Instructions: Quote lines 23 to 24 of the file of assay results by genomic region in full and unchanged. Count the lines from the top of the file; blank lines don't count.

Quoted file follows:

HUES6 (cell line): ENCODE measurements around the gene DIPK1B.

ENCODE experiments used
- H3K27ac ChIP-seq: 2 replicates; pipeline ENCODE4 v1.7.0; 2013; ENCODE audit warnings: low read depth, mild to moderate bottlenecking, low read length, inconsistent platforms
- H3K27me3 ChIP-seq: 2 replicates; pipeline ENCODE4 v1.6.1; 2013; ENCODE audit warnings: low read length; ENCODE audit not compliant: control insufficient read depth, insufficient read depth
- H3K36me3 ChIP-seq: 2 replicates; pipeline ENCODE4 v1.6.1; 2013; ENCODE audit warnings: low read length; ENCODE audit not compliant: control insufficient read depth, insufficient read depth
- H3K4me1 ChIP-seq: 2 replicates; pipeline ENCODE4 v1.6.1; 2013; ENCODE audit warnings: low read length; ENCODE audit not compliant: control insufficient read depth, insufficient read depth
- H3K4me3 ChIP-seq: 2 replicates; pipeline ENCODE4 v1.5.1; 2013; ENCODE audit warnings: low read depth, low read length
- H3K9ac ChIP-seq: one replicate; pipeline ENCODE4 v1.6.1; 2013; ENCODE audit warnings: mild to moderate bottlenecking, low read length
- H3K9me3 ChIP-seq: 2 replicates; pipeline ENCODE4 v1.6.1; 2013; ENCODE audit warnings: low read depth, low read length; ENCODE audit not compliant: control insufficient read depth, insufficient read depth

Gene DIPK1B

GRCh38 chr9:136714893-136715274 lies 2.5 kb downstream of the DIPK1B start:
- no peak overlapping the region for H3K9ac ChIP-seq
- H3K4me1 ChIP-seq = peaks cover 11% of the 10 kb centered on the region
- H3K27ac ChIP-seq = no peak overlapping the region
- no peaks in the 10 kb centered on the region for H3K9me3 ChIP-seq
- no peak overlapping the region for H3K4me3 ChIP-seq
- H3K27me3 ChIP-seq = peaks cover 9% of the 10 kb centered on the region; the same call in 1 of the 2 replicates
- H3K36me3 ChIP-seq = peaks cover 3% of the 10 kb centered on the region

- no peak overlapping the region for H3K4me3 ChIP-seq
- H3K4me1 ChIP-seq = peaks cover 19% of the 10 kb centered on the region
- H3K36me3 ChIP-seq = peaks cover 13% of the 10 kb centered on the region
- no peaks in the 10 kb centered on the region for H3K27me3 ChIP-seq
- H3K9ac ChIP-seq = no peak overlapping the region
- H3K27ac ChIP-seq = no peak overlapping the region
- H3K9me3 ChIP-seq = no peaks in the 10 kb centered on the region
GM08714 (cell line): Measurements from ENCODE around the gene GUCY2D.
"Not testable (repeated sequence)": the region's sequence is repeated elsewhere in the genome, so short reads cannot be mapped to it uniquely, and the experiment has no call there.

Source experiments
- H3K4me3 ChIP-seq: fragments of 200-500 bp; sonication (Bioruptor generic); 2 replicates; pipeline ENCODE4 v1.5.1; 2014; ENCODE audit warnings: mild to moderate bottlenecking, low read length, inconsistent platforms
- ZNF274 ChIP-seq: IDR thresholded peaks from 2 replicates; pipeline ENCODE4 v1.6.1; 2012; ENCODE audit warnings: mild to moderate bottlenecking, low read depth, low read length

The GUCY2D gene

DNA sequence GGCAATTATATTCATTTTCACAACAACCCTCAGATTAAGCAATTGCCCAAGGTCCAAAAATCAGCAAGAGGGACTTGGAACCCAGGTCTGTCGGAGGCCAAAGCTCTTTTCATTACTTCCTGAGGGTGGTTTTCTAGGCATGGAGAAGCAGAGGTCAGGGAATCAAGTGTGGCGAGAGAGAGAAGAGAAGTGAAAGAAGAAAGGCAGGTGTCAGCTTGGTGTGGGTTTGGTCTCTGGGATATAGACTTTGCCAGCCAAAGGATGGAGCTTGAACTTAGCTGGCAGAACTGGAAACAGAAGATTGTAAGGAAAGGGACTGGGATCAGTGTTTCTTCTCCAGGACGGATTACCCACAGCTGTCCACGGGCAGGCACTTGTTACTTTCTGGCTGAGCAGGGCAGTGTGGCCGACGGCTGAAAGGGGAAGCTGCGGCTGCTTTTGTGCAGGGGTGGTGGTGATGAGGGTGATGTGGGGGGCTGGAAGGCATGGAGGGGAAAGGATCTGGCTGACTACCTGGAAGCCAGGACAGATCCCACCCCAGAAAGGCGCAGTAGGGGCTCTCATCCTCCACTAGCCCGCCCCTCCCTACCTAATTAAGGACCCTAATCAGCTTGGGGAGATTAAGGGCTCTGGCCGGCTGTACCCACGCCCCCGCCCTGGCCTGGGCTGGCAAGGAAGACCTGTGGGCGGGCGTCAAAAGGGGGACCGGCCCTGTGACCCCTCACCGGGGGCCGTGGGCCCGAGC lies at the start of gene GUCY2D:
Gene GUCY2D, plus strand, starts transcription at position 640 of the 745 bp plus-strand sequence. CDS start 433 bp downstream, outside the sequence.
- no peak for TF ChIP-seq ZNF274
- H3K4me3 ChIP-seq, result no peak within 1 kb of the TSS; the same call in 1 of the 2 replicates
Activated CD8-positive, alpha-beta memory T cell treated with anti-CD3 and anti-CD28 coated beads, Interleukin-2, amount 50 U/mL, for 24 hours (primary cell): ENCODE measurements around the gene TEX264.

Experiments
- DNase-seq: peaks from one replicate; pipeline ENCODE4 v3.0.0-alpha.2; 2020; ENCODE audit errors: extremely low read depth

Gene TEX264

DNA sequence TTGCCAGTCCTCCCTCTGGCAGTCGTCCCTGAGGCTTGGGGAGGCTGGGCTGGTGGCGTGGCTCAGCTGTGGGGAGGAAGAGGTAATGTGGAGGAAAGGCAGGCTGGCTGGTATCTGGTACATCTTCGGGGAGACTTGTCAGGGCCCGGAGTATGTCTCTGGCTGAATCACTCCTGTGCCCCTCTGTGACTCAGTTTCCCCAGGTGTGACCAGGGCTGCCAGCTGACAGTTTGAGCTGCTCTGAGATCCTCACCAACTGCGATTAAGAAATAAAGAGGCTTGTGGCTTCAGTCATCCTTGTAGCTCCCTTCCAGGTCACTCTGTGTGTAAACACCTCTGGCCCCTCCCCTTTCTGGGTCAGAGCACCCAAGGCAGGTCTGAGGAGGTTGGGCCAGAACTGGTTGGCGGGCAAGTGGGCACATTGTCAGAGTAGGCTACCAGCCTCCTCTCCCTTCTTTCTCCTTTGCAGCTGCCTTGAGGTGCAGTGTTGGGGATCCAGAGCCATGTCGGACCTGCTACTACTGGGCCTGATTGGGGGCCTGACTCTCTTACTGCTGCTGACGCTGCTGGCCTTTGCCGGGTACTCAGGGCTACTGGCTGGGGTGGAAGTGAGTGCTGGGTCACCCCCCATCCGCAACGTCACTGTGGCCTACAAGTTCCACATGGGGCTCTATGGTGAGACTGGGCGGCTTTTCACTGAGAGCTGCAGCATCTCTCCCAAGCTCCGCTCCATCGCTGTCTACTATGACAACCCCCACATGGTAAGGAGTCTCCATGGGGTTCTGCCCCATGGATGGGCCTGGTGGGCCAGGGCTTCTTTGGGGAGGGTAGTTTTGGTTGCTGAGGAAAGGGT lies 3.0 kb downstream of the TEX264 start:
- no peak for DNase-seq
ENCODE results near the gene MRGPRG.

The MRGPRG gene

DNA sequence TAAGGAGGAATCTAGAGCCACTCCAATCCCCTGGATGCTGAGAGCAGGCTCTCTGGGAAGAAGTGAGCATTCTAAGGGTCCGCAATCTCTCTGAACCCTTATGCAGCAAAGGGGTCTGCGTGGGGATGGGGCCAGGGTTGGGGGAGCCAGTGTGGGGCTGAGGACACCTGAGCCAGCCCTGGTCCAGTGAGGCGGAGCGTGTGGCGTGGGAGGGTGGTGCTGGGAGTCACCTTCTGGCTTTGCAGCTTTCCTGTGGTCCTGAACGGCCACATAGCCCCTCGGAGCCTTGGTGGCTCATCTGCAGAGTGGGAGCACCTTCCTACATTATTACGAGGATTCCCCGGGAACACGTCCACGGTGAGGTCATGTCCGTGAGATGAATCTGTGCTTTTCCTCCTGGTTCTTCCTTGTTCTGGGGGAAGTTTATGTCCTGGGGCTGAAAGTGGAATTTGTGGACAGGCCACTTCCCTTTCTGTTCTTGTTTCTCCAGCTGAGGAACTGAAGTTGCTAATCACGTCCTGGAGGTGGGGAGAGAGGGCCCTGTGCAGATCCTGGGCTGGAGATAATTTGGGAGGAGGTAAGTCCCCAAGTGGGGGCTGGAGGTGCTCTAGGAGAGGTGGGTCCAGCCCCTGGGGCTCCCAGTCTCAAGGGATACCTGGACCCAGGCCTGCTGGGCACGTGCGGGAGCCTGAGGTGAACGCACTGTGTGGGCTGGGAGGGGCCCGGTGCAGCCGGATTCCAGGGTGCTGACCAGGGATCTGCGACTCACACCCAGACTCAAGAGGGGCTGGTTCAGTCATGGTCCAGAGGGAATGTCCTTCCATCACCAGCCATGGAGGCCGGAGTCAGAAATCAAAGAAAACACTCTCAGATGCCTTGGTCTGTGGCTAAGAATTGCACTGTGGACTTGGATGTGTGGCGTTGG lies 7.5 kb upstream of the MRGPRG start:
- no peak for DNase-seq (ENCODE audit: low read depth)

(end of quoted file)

- H3K9ac ChIP-seq = no peak overlapping the region
- H3K27ac ChIP-seq = no peak overlapping the region